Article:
Happy (almost) January everyone!
Normally, I wait to post my monthly wrap-ups until the first day of the next month. However, since I’ll have an annual wrap-up post coming out this weekend, I figured I’d do this one a day early!
Originally, I was going to try to power through a couple more books today before the end of 2021… But then I decided I didn’t want to rush through my reading; I’d rather take my time. I might end up not meeting one of my goals for the year, but I’ll get really close!
I did better with my reading this month than I have in the past few months! I read a lot of short books, so it looks like I read more than I did, but still! Being able to actually finish several books helped motivate me to get further out of my reading slump.
This month was full of cute holiday reads, Spanish middle grade books, and some inspiring nonfiction. I’d say I’m definitely ending my reading on a high note this year!
Without further ado, here is my wrap-up of all the books I read in December:
To learn more about a book, click on the photo to find the Goodreads synopsis.
Stats and Overall Thoughts:
Books read: 12
Physical books: 3
Average monthly rating: 4.0
Top Book of December: Where the Light Enters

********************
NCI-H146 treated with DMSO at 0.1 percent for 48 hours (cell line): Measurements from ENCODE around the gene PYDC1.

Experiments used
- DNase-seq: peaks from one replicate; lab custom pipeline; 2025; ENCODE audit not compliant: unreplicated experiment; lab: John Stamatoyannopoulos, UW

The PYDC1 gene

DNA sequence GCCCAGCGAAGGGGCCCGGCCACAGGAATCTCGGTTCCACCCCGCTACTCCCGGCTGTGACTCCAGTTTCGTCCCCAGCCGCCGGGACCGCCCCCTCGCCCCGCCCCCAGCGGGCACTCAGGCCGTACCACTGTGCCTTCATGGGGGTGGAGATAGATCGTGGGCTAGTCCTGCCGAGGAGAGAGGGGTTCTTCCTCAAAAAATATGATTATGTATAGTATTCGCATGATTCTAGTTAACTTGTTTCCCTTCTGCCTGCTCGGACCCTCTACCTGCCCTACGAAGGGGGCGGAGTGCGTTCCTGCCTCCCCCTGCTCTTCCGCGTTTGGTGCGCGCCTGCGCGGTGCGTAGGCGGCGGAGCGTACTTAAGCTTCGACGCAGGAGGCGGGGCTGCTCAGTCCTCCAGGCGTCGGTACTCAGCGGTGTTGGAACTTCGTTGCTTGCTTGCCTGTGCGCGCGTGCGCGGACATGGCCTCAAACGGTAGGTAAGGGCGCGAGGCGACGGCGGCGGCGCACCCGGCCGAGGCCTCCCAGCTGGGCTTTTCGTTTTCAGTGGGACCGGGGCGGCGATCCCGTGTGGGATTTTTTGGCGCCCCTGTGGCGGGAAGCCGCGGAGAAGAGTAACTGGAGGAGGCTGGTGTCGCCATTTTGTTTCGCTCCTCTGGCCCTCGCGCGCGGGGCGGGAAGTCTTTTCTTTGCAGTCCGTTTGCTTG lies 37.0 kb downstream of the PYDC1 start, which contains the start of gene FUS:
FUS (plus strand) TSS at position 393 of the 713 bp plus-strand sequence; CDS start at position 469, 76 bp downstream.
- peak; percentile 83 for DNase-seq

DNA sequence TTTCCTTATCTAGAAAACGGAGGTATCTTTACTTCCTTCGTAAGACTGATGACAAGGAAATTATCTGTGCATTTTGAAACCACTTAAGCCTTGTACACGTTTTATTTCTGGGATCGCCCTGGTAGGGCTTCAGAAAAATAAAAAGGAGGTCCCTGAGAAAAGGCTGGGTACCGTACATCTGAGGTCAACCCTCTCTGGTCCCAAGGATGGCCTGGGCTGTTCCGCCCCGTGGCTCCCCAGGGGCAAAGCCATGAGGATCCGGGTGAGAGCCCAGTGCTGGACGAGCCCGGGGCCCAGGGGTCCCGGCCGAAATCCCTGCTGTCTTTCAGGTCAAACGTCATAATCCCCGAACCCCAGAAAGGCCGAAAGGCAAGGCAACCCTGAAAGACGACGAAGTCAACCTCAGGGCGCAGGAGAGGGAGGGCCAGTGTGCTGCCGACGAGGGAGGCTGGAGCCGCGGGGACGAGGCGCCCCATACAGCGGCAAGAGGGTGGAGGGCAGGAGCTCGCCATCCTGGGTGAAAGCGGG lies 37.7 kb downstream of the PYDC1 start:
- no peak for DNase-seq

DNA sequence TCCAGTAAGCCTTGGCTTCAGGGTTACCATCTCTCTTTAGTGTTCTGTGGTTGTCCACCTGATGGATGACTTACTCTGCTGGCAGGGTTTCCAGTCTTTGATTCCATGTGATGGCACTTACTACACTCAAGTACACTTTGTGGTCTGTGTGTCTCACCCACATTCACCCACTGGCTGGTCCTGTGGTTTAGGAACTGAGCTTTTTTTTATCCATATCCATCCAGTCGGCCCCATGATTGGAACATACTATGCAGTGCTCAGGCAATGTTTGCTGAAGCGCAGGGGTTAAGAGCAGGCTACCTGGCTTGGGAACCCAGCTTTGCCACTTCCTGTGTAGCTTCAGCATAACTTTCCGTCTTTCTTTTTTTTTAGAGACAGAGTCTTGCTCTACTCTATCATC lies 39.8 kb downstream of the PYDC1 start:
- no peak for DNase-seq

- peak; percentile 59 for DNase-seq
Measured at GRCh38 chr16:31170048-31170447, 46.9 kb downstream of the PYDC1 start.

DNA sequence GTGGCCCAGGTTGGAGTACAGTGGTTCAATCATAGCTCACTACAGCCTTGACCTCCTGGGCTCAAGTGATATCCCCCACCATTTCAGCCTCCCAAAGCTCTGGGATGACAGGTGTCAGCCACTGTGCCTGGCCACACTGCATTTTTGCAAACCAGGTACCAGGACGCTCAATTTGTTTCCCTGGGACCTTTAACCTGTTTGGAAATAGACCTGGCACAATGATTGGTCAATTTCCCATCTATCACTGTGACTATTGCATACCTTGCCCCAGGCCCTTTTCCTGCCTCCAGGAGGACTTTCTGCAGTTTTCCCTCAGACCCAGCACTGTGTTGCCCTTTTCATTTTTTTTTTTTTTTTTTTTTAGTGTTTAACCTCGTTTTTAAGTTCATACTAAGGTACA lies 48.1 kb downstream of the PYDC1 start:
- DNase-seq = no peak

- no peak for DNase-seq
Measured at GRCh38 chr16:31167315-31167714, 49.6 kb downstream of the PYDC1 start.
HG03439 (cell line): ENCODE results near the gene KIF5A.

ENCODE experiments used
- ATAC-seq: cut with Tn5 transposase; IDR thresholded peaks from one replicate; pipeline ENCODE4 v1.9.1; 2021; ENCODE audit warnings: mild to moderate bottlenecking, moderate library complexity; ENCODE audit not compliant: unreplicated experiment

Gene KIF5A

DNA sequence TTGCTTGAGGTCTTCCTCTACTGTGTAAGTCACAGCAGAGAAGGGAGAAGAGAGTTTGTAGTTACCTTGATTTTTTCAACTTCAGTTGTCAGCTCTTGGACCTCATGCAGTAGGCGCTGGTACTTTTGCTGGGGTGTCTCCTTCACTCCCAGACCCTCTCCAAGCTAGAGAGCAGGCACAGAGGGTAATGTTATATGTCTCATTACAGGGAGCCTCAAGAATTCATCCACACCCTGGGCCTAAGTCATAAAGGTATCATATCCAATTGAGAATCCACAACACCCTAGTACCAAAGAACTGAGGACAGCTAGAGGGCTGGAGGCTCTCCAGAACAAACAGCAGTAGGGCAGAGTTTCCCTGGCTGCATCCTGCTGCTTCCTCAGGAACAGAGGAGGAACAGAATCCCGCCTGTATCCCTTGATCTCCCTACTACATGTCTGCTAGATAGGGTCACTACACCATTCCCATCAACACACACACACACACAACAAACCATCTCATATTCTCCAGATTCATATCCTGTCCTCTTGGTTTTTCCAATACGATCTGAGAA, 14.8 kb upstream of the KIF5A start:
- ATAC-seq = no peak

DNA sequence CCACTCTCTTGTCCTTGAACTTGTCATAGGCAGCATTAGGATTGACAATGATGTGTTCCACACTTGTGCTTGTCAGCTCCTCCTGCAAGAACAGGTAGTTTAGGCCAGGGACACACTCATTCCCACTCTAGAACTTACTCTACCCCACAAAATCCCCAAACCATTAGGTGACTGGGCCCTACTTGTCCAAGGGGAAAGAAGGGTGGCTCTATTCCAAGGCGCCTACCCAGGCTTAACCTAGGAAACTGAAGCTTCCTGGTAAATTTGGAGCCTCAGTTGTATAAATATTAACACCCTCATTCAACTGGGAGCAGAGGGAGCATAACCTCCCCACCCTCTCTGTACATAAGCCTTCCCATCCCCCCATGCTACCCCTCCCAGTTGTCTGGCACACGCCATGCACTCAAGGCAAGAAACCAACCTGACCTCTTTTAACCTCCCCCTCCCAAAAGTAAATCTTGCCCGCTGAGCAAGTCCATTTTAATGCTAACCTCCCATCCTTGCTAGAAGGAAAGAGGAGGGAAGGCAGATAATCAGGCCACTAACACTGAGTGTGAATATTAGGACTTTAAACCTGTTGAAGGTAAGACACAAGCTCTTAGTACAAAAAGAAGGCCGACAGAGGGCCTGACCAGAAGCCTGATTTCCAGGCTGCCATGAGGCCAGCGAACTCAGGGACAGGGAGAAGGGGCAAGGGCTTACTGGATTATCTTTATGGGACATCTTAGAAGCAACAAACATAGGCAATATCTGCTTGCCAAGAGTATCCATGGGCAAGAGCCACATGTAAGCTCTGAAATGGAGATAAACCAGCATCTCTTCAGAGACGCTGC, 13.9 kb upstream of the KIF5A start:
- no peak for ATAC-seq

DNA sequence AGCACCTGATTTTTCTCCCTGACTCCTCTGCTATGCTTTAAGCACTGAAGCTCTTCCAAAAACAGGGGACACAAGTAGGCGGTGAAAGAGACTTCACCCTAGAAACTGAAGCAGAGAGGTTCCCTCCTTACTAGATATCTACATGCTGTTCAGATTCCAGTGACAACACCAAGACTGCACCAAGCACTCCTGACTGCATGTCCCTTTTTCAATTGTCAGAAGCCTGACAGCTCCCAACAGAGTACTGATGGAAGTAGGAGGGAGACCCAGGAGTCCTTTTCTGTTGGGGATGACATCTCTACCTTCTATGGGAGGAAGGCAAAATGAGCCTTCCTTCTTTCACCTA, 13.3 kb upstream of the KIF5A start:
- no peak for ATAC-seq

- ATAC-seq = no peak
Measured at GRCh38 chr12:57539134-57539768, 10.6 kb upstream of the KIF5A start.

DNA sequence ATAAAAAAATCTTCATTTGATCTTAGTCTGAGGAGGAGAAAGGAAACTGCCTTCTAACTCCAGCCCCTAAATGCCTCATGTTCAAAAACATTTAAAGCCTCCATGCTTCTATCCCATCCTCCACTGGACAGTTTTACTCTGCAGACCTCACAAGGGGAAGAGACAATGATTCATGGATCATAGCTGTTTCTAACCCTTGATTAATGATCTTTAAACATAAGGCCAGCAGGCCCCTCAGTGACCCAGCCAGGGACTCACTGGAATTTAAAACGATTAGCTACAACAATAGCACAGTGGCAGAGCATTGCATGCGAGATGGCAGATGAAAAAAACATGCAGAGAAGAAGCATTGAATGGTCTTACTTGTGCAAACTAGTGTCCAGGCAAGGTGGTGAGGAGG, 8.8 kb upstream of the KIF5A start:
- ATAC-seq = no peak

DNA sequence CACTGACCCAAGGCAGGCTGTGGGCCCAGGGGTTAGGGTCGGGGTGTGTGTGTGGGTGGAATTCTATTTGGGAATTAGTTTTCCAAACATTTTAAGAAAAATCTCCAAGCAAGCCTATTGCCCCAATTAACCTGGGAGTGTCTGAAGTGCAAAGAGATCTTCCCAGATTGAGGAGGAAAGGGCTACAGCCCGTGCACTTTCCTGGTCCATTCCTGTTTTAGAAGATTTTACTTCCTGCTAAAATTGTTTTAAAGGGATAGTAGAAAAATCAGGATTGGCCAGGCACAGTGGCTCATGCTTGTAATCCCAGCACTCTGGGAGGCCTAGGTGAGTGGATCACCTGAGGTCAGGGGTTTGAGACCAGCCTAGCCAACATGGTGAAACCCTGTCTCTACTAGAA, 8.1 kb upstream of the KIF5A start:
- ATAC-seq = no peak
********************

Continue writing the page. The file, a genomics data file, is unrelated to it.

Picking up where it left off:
*To learn more about a book, click on the photo to find the Goodreads synopsis.
- Where The Light Enters: Building a Family, Discovering Myself by Jill Biden (Autobiography, Audiobook)
- I really enjoyed this autobiography! Going into it, I didn’t know much about Jill Biden other than that she’s the wife of Joe Biden and she’s an educator. This autobiography starts from childhood and goes through Joe Biden’s time as Vice President in the Obama administration. That being said, it’s not a political memoir at all. The topic comes up tangentially (since it is a part of her life), but it’s really not focused on that. I loved her perspective on family and learning about the unique way her family was formed. I also really appreciated her perspective on being both a mother and a working woman, and her insistence on doing both in order for her to be happy. Finally, I was really inspired by her experiences as a teacher (she’s been a teacher in quite a variety of contexts) and her perspective on education. Overall, I found it to be a really uplifting and inspiring memoir that could be enjoyed by anyone (even those who may disagree with her family on political matters).
- Saraí y el significado de lo genial (Saraí and the Meaning of Awesome) by Saraí Gonzalez and Monica Brown (Realistic Fiction, Early Chapter Book/Middle Grade, Paperback)